The mediation was not successful and Dr. Butkowsky completed a 90-page report, which was admitted into evidence before the arbitrator. The arbitrator relied heavily on the doctor’s interviews of the parties and the children and his clinical observations,  but did not allow the expert to usurp his role, by paying little heed to Dr. Butkowsky’s  recommendations. 

The arbitrator rendered his decision, ordering that the wife and two children return to Ontario based on a specific timeline to allow D. to complete his school year.  Upon their return the mother would have primary residence and the majority of parenting time. If the parties failed to agree on a matter regarding the children, she would have the final say. 

The arbitrator found that D. was severely distressed at being away from his father, friends, and other family in Oakville, suffered from depression and anxiety, and had threatened suicide, leading the arbitrator to conclude that his best interests would be served by a return to Canada.  The arbitrator also held that an autism program equivalent to the high-level intensive Indiana program was available in Toronto for C.  He emphasized the documentary evidence that proved that Ms. Kelava’s move to Indiana was never intended to be permanent. 

Both parties appealed the arbitrator’s award, with Ms. Kelava citing the dual role played by Dr. Butkowsky as one of her grounds for appeal, while Mr. Kelava objected to his marginalized parenting position once the family relocated back to Ontario. 

The court indicated that the standard of review of an appeal from an arbitrator mirrored the deferential standard required in an appeal from a judge, citing Rosenberg v. Yanofsky 2019 ONSC 6886 and O’Connell v. Awada 2019 ONSC 273:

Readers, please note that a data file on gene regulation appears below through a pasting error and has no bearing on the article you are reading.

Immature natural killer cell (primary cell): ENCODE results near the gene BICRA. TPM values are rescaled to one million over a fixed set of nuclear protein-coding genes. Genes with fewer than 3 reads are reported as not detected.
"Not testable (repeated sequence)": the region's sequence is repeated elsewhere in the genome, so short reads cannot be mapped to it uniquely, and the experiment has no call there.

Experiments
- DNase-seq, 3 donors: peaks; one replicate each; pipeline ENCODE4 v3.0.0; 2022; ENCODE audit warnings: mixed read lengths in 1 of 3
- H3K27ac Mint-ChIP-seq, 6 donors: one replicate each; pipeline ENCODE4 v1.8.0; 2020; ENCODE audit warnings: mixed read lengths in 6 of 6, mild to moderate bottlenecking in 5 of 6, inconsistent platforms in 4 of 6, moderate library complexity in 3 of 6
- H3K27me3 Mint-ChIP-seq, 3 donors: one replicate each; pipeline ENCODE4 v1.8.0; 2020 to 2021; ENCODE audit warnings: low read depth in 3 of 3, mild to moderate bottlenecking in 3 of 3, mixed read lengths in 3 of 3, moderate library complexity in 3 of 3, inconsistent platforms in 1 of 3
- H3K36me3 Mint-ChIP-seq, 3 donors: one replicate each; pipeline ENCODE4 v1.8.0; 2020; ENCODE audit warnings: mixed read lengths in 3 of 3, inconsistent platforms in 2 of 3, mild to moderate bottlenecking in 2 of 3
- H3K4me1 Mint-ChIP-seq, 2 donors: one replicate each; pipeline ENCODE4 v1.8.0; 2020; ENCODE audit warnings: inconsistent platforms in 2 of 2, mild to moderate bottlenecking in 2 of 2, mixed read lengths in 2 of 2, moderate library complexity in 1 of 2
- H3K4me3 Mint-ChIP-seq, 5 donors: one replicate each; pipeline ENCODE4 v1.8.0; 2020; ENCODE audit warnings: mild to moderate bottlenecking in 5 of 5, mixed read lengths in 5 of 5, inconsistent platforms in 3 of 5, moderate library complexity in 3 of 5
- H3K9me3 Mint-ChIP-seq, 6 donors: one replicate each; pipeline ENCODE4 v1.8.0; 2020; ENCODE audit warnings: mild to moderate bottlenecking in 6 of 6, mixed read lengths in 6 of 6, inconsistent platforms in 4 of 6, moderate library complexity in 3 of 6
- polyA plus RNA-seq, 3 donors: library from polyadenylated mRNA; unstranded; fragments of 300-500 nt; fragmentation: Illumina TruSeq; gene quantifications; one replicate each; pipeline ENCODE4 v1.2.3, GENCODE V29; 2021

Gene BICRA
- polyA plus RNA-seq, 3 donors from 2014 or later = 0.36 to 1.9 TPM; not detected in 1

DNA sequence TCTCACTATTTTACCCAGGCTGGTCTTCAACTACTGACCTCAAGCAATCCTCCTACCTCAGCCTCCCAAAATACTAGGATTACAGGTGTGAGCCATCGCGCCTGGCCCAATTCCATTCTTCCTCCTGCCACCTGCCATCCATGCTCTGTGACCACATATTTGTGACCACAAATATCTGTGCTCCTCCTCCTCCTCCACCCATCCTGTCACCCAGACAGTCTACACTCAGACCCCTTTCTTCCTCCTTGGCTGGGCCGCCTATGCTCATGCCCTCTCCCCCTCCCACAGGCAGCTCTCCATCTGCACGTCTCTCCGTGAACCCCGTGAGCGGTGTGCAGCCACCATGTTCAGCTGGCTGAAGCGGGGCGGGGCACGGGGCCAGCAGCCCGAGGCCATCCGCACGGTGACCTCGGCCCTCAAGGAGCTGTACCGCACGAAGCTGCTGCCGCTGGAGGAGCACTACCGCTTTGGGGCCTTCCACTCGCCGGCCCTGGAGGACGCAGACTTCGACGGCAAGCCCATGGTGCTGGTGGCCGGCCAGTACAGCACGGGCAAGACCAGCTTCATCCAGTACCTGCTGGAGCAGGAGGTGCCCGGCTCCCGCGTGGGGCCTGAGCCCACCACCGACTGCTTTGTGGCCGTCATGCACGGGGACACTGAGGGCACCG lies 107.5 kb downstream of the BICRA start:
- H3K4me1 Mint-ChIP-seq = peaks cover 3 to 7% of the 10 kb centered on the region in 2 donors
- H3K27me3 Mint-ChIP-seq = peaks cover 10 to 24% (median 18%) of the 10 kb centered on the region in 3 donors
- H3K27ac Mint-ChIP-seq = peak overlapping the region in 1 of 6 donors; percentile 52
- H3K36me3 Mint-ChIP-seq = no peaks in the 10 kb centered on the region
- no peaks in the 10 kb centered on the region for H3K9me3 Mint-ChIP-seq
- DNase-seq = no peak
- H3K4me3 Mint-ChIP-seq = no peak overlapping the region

“The Court should not interfere with an arbitrator’s  award unless it is satisfied that the arbitrator acted on the basis of a wrong principle, disregarded material evidence, or misapprehended the evidence.”

The court reviewed Ms. Kelava’s submission that the arbitrator erred in law by failing to recognize the procedural and substantive flaws in Dr. Butkowsky’s report, according it undue weight.  Her argument centered on the dual roles adopted by the expert, his knowledge of the parties’ settlement positions, and the delay inherent in  resorting to mediation prior to the arbitration. At the hearing before the court Dr. Butkowsky admitted that the process “may have impacted the reliability and validity of the findings” and he questioned whether he would engage in such a process in the future. 

What Ms. Kelava failed to refer to was her specific agreement that Dr. Butkowsky adopt the roles of mediator and expert assessor, which required her undertaking not to raise this in a future proceeding, which she acceded to. Importantly, the court observed that there was no request by her counsel that Dr. Butkowsky discontinue as expert assessor after the mediation broke down, and no submissions at the arbitration hearing that his report be deemed inadmissible, although her counsel did argue that it should be afforded minimal weight. 

In dismissing her appeal, the court noted that Ms. Kelava was unable to cite any authorities that would point to any impropriety in Dr. Butkowsky accepting the dual roles. The court then referred to an Ontario Court of Appeal case where Dr. Butkowsky also adopted dual roles and his evidence was preferred to the evidence of an expert who critiqued his report, albeit his dual role was not criticized by opposing counsel or the court. M. v. F. 2015 ONCA 277. 

The attraction of using a child custody expert to work with the parties to achieve consensus is readily apparent. Typically, both parties appreciate the expertise and special skills that such an expert brings to the task. In a recent case, this author, with the consent of opposing counsel, invited the parties’ expert, who had prepared a report, to attend at a judicial settlement conference, to assist the court and the parties to agree to a parenting plan in a situation where their three-year old child travelled between father’s residence in British Columbia and mother’s home in Saskatchewan, an engagement and settlement conference that resulted in a consent order. 

The conflict that Ms. Kelava alleged, that the expert was aware of each parties’ position by virtue of the mediation role, is similar to the process involved in a med/arb, where the decision-maker learns the intricacies of each parties’ bottom line, but is expected to excise that knowledge in his or her role as arbitrator and does so effectively. 

Lawdiva aka Georgialee Lang

** This article was first published by The Lawyers Daily, a publication of Lexis Nexis Canada.